Do the Raptors go fast or slow?

Good soon? Good in awhile? What do these Raptors target?

Teambuilding in the NBA is a difficult, nebulous beast of a job. Not only are you dealing with multivariate things within your control, and you have to get those right, but you’re also dealing with heaps of things out of your control that you have to project – and hopefully correctly. The Raptors went from a team that underprojected, overachieved, and dominated in the margins; to a team that overprojected, underachieved, and lost in the margins. A lot of the same people making different decisions and we got different outcomes. It’s a hard job.

The Raptors faced a crossroads last season and this season, choosing differently both times. Many in the fanbase and the media have publicly exclaimed something to the effect of: “Finally! A path is chosen.” which is good. It provides clarity and intent to those who are invested. Believe it or not though, choosing the path is the easiest thing to do. Walking the path is much, much harder. Like Paul Atreides vocalizing the Golden Path’s existence before trembling at the feet of it – a path is only a path once we’ve walked it. When we look back, we see it clearly. When we look ahead we see nothing, only feeling a general sense of direction.

The Raptors general direction? The way of Scottie Barnes, and the hope that he can be an era defining player to some degree. It’s why Masai Ujiri expressed how much he loved the fit between Barnes and Immanuel Quickley. That was a 2-for-1, by the way. With Quickley, the Raptors found a player who, in a vacuum, could start providing much more than he was previously, and also within the context of the Raptors seemed like he could fit well with the existing pieces – and future stars.

It seems as though, under the framework of Vision 6’9″, the Raptors built their team into a corner. A corner where some players could only overachieve or provide surplus value in very specific contexts. When they had to pivot, they had to overpay for players who could succeed across a broader set of circumstances, and didn’t have as much value elsewhere.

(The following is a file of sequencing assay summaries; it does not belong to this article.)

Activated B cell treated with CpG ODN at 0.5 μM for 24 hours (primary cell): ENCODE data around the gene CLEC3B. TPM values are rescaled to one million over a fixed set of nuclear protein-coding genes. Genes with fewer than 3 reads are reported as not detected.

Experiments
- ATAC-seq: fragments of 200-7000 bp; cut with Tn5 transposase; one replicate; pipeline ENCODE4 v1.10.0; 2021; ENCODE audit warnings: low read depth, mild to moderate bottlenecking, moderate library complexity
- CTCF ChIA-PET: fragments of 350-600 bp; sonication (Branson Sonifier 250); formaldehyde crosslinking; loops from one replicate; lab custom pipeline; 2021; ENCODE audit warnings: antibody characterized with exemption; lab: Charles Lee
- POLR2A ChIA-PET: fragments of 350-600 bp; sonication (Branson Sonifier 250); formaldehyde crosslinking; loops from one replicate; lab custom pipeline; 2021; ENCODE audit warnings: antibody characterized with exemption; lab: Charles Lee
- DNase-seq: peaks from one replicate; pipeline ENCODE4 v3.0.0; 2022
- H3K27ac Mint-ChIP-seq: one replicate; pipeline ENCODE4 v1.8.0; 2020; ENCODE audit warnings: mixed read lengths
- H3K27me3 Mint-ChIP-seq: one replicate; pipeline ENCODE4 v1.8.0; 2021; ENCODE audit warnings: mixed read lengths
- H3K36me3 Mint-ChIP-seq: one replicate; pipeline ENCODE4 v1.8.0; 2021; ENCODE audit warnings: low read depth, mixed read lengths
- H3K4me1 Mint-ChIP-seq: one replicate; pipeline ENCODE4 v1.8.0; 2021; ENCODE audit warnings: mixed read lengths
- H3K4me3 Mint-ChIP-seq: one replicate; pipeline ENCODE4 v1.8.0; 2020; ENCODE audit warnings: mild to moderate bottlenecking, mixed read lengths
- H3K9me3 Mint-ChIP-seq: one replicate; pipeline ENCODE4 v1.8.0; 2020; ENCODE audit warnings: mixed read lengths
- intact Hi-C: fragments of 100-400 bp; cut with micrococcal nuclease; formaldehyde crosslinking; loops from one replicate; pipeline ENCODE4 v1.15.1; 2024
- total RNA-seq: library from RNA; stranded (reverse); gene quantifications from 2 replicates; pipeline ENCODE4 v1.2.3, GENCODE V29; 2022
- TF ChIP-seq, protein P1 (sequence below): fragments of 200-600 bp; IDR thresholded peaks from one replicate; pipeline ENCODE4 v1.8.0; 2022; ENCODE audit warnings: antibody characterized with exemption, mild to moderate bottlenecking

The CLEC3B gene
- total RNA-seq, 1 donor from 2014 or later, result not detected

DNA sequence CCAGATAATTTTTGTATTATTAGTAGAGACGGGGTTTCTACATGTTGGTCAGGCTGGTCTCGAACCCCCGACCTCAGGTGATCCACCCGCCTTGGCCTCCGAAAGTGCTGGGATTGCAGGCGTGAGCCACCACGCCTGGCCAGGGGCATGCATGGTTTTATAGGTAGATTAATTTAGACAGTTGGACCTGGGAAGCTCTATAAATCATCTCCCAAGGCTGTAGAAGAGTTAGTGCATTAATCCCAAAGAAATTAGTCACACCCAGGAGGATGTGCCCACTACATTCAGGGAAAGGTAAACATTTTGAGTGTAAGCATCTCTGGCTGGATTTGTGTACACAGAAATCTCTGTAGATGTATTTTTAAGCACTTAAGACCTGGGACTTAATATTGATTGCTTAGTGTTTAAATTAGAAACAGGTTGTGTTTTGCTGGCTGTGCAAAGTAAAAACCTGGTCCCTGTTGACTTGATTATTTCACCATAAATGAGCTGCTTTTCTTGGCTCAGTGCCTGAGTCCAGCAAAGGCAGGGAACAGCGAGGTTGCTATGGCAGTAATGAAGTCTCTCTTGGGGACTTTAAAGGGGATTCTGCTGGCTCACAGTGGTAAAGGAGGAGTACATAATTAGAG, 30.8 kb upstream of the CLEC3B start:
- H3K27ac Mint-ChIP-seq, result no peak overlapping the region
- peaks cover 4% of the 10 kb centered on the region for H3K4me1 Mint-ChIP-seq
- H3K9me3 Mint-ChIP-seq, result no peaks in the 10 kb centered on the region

When the Raptors traded for Serge Ibaka, they did so to finally legitimize a power forward position that had been in flux for some time. They were trying to maximize a Lowry-DeRozan led offense and defense with Ibaka’s unique combination of shooting and rim protection. Ibaka ended up becoming a backup center who demolished the weak frontcourt of the Warriors in the Finals, and before that he was a jumbo sized power forward helping the Raptors play big against the 76ers. Assignments changed, but impact remained. A 2-for-1, in a roundabout way. Ujiri & co. couldn’t have known that Pascal Siakam would eventually seize the power forward position, or that they’d trade Jonas Valanciunas for Marc Gasol. A late first and Terrence Ross helped the Raptors acquire a really high quality big, in part because of the teambuilding gaffes that the Orlando Magic were attempting to trade themselves out of. Pro scouting, timing, opportunity, and the intersection of all of it.

The Greivis Vasquez trade, to a Milwaukee Bucks team that wanted to legitimize their backcourt (they didn’t succeed), that returned two picks that ended up becoming OG Anunoby and Norman Powell. The Powell pick, and the hit on it, also helped the Raptors come to grips with trading away Ross in the aforementioned Ibaka trade.

Now, fully pivoted, with a host of picks this season that Ujiri doesn’t expect they’ll be in possession of post-draft, the Raptors have their flexibility. The flexibility to choose whether they try to expedite a rebuild, pursuing players who provide immediate impact and can do so in a bunch of different contexts – as it seems Quickley and Barrett will do, like Ibaka before them. Using the haul of picks that came back from the Siakam trade to build the team immediately and gear up for playoff appearances during Barnes’ max extension. Still using picks, of course, but betting on the prospect scouts less often, and moreso on the current players and the ability to add current NBA talent.

Or, do they tear this thing down to the studs? Making a major bet on the front office, and their ability to go snooping around the draft, scooping up underrated gems, or trading into the top third to select prospective stars.

Somehow, the Raptors of the past managed to do everything at once. Plucking stars out of the draft, developing them, trading from a position of strength constantly, and hanging just below the level of contender so that they could leap at the one trade that vaulted them to the top of the world. With the Raptors current core of players (Barnes, Quickley, Barrett, Poeltl) all under team control for awhile, the Raptors can choose whatever path they like. It’ll only be known which one was right when we look back at it.

Barnes can, of course, help motivate decisions by stepping into All-NBA status and leading a team to immediate success. Players of that quality ask for help from their FO’s all the time – typically in the trade market. But, the pace at which the Raptors go? That’ll be up to Masai Ujiri & Bobby Webster as they try to find their second wind as major decision makers for Toronto. It’ll be very interesting to see.

Have a blessed day.